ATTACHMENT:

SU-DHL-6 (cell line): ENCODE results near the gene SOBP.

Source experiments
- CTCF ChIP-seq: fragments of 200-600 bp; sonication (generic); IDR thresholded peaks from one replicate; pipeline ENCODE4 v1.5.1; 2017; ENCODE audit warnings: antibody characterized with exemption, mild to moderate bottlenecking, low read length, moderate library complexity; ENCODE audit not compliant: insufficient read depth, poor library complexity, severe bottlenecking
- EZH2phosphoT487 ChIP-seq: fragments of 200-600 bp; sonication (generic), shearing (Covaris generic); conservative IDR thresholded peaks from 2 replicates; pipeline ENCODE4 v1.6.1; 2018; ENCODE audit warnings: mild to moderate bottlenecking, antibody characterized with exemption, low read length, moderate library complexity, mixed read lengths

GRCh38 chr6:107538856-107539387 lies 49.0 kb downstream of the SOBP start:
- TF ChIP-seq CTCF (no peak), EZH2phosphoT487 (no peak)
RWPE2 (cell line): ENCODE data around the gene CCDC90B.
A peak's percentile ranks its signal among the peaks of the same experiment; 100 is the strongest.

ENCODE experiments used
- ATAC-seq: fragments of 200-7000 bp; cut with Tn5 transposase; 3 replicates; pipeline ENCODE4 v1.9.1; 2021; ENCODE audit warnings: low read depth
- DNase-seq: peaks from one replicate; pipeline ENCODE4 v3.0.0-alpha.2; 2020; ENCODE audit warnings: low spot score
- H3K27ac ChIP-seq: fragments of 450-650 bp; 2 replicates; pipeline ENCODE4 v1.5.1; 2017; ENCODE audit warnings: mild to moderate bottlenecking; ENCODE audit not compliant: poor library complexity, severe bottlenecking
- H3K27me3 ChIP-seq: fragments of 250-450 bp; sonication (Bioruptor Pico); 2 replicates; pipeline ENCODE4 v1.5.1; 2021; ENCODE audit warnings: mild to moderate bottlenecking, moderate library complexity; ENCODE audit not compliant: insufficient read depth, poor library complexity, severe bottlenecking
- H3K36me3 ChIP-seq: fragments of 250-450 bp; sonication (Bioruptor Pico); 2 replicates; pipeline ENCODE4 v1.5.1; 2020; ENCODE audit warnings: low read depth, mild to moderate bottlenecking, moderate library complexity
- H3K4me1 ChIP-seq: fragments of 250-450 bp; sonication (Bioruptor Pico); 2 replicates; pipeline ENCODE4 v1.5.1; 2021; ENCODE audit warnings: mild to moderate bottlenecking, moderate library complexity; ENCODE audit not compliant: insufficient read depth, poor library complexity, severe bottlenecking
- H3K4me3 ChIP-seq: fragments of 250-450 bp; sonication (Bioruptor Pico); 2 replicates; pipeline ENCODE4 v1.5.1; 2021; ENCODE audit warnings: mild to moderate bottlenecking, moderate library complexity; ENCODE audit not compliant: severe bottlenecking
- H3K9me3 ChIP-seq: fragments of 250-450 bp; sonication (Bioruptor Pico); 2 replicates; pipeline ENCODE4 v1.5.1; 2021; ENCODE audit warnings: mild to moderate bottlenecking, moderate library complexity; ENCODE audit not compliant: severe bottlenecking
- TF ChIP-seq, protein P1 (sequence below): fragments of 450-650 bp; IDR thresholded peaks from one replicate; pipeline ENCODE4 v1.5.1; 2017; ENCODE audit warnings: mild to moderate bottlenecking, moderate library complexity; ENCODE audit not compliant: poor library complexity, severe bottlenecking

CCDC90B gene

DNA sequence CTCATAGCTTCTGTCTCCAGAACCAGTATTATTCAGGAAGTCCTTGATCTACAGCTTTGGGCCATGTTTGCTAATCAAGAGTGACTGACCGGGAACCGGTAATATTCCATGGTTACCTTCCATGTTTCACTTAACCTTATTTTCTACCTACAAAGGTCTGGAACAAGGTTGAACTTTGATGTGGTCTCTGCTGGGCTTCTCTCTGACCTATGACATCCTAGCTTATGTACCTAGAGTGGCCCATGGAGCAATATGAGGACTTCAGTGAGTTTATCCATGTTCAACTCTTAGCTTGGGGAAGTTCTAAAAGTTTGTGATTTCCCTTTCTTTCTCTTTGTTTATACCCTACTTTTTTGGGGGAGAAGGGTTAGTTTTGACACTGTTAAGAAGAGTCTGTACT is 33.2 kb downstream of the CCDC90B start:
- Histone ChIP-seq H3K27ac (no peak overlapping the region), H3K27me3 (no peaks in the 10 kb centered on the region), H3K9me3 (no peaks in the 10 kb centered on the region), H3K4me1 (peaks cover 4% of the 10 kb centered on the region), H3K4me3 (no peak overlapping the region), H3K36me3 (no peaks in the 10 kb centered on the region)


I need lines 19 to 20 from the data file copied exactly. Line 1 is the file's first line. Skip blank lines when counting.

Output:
CCDC90B gene

DNA sequence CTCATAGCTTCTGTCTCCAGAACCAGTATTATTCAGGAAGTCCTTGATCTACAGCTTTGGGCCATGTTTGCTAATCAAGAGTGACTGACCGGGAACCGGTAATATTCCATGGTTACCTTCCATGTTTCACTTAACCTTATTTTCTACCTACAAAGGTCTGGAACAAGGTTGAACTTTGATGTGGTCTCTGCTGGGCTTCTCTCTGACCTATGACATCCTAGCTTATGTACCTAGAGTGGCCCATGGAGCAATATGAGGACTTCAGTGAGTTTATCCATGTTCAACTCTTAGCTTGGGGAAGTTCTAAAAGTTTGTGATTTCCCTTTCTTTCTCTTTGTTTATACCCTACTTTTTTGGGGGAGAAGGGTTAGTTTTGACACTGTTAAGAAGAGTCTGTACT is 33.2 kb downstream of the CCDC90B start: